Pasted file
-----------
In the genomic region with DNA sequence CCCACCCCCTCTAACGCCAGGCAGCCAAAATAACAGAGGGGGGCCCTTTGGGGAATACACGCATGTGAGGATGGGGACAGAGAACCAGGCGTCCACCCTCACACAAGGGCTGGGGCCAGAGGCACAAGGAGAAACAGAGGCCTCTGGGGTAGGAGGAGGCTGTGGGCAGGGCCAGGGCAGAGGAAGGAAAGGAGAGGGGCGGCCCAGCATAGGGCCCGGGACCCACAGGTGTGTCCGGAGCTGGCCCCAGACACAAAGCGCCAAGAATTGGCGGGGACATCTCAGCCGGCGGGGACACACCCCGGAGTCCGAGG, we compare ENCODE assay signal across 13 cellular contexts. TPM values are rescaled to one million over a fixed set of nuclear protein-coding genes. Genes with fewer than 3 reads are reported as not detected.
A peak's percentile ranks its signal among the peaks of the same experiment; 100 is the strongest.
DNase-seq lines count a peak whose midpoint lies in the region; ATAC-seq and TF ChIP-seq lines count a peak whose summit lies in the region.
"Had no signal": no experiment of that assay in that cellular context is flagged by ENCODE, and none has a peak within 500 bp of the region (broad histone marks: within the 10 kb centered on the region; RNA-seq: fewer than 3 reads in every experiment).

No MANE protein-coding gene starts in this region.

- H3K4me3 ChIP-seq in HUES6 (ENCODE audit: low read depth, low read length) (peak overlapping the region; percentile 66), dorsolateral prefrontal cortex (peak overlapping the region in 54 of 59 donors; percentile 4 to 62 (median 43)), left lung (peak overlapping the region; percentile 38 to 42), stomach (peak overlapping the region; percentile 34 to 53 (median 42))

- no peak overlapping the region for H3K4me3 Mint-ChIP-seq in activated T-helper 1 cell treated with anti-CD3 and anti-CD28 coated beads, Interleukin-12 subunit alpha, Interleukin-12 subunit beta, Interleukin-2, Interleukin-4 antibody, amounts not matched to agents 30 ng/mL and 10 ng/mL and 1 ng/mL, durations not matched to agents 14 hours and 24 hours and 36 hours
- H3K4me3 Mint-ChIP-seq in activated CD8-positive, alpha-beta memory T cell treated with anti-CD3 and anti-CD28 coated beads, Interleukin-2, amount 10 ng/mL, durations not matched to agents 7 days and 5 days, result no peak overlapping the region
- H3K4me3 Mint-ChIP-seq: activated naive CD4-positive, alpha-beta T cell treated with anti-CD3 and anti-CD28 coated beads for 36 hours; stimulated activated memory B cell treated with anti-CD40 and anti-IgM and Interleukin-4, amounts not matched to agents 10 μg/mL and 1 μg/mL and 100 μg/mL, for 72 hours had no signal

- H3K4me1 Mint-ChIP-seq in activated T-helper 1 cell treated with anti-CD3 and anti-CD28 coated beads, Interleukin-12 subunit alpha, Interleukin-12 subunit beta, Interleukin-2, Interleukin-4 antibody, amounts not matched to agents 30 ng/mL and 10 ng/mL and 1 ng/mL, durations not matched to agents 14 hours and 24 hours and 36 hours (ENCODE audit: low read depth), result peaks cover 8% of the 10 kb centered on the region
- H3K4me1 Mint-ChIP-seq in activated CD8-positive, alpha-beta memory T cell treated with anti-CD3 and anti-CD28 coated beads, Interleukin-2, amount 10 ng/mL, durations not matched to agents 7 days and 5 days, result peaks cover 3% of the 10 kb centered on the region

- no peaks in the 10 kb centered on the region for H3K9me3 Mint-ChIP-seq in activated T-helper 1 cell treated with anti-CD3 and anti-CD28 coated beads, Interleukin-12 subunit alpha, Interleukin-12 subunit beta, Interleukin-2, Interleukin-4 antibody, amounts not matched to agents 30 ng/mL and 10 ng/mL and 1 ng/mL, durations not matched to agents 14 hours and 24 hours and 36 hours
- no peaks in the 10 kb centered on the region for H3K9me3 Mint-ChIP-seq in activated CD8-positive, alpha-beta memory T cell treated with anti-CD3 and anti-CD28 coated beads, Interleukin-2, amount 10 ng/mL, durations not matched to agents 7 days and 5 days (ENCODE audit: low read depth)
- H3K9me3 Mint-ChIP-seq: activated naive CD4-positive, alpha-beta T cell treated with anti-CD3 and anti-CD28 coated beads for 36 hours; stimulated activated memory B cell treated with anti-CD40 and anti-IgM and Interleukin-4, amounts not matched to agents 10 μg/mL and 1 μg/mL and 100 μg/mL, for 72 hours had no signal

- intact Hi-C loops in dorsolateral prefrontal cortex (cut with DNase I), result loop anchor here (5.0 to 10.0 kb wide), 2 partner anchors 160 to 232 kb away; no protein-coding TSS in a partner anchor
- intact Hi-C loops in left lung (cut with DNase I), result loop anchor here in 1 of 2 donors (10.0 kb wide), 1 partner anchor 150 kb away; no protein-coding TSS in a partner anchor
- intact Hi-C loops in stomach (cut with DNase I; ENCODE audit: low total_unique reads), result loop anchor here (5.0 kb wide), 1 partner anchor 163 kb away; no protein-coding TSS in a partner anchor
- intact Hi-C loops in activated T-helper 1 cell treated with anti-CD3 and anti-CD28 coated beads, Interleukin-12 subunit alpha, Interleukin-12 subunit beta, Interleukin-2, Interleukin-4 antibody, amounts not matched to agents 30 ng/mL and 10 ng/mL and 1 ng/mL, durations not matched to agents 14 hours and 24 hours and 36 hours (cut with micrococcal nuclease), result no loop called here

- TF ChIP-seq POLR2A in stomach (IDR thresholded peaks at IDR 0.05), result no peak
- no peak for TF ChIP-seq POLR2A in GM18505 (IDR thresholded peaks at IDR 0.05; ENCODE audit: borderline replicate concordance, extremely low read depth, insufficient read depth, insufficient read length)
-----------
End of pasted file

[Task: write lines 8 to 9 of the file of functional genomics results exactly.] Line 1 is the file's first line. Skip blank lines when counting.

- H3K4me3 Mint-ChIP-seq in activated CD8-positive, alpha-beta memory T cell treated with anti-CD3 and anti-CD28 coated beads, Interleukin-2, amount 10 ng/mL, durations not matched to agents 7 days and 5 days, result no peak overlapping the region
- H3K4me3 Mint-ChIP-seq: activated naive CD4-positive, alpha-beta T cell treated with anti-CD3 and anti-CD28 coated beads for 36 hours; stimulated activated memory B cell treated with anti-CD40 and anti-IgM and Interleukin-4, amounts not matched to agents 10 μg/mL and 1 μg/mL and 100 μg/mL, for 72 hours had no signal